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As China and Taiwan fight, a tiny coffee bean business thrives amid bitter political dispute

As China and Taiwan fight, a tiny coffee bean business thrives amid bitter political dispute
A picker holds a handful of coffee beans at a plantation in La Libertad, Honduras, that has found a steady market in Taiwan. (Victor R. Caivano / Associated Press)

Elias Rivera didn’t plan it this way, but one of Asia’s thorniest political disputes is giving his coffee bean startup a serious business jolt.

The 32-year-old Honduran national, who moved to Taiwan for a university degree and then stayed on to open a coffee bean import company, is breaking even in just his second year, thanks in part to the bitter relations between Taiwan and China as they battle for diplomatic recognition from countries around the globe.

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Honduras is one of just 18 countries that recognize Taiwan as an autonomous nation, a fact that gives entrepreneurs such as Rivera preferred status here. Though Honduran coffee beans are relatively new — and a bit on the strong side — to Taiwanese cafe operators, Rivera is exempt from the steep tariffs usually slapped on importers and the government happily lets him attend food shows and coffee expos free of charge. Even getting a visa turned into a painless process.

“Taiwan has created a friendly and flexible business environment for us to operate,” Rivera said.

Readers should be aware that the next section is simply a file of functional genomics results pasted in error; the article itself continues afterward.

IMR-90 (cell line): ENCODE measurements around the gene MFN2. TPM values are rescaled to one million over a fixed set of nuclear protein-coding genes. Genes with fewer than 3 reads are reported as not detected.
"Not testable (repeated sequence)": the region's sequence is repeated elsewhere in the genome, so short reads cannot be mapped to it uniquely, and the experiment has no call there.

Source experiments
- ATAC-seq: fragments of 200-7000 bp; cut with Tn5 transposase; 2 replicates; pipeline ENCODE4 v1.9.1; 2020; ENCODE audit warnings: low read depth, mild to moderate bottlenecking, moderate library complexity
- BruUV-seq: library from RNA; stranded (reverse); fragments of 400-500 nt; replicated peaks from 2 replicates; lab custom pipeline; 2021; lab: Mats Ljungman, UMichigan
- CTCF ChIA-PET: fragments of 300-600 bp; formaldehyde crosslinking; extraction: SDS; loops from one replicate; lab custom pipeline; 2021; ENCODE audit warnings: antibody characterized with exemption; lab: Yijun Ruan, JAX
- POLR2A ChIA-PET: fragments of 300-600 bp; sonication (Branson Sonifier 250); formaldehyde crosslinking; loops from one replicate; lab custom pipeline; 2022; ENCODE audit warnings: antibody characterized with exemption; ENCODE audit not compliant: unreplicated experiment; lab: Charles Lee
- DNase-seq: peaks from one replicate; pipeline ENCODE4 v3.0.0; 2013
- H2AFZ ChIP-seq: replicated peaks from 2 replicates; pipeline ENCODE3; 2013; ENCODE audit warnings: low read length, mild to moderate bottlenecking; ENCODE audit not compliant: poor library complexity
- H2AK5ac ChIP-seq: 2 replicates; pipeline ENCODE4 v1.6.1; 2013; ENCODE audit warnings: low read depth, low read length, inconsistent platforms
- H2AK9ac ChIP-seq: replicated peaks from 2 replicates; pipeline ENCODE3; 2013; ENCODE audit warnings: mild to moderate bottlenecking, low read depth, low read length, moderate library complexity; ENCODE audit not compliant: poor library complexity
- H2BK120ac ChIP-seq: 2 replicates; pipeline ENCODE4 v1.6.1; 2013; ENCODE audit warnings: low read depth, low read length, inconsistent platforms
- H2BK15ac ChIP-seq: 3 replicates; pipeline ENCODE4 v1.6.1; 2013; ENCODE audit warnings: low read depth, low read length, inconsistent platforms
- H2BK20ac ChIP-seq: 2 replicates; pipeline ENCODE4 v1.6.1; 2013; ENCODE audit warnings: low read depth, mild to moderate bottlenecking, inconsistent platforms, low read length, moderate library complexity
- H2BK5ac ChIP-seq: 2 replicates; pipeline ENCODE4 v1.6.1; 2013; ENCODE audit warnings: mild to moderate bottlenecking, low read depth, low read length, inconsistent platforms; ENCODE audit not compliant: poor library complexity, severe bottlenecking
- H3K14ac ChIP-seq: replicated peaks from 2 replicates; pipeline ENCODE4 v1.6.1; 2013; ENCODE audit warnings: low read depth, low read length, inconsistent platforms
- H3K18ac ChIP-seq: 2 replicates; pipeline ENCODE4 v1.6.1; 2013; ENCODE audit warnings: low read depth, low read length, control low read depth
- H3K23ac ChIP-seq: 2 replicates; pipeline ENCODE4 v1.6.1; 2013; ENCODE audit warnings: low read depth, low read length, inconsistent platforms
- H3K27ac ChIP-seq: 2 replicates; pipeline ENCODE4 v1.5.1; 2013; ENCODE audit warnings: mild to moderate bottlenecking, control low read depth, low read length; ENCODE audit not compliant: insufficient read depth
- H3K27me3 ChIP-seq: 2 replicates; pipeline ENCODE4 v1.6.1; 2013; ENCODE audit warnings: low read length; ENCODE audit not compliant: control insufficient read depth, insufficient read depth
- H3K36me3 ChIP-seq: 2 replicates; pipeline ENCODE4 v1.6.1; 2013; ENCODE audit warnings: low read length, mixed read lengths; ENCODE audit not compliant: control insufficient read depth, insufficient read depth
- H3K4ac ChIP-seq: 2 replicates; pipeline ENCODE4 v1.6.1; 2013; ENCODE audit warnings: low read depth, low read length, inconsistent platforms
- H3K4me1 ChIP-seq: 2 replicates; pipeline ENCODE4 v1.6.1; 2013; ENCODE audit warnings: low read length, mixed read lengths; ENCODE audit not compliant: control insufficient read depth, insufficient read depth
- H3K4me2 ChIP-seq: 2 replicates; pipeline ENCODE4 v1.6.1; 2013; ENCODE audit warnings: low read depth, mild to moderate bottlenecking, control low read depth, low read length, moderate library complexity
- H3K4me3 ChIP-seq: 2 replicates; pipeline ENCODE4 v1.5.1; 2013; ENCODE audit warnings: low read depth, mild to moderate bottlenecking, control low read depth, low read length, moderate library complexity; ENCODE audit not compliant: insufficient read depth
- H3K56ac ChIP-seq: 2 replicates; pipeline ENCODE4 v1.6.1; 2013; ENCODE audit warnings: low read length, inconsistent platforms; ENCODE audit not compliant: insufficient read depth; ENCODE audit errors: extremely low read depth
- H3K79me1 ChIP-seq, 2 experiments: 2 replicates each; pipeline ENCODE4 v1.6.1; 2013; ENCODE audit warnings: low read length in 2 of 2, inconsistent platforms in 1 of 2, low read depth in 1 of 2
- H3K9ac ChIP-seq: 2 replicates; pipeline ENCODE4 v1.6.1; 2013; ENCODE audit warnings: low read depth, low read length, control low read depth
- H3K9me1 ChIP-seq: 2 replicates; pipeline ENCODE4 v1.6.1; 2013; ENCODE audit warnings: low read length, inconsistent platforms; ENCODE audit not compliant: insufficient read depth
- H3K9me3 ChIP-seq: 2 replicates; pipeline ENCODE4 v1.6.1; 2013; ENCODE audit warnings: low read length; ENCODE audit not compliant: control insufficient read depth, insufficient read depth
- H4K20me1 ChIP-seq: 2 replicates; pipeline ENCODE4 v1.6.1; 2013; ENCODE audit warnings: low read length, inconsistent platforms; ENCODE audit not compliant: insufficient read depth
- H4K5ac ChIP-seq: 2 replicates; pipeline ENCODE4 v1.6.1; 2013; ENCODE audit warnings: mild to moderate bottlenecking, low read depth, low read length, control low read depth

But, as the geopolitical tug of war continues to play out, Rivera is the first to admit that his Taipei-based business — Zircle Coffee — may eventually have to turn to China to peddle its coffee beans.

If Taiwan and Honduras reach a diplomatic break at some point, Rivera imagines that China will pick up the slack with its own aid to the Central American country and that he’ll get a piece of the giant Chinese coffee-drinking market.

“China is the place we’re headed to eventually,” Rivera said while attending a recent Taipei food show where Zircle’s coffee beans were featured inside a Central American pavilion. “If you want to build a sustainable business, China is the place to go.”

Elias Rivera, the CEO and a founder of Zircle Coffee at a trade show in Taiwan
Elias Rivera, the CEO and a founder of Zircle Coffee at a trade show in Taiwan (Zircle Coffee)

Yet it’s a complicated gameboard.

China and Taiwan have been self-ruled since the Chinese civil war of the 1940s, but officials in Beijing continue to claim sovereignty over the island and insist that under its one-China policy, Taiwan must unite with the massive country. Polls in Taiwan show the islanders strongly favor autonomy, but finding support for that status beyond its borders has been difficult. While it clings to 18 allies, more than 170 countries have diplomatic relations with China.

Since Taiwanese President Tsai Ing-wen took office in 2016, China has pressured four countries to sever diplomatic relations with the island in favor of Beijing. China’s pressure campaign is so intense that it has even leaned on airlines to stop referring to Taiwan as a country.

China has also protested Tsai’s foreign travel agenda, such as her current tour of the U.S., Paraguay and Belize — all allies. During an appearance at the Ronald Reagan Presidential Library in Simi Valley, she declared that Taiwan’s “freedom and future” were not negotiable.

Despite the political noise, Rivera said his interests are simple — to do something for his homeland, which is a poor country but, he believes, filled with potential.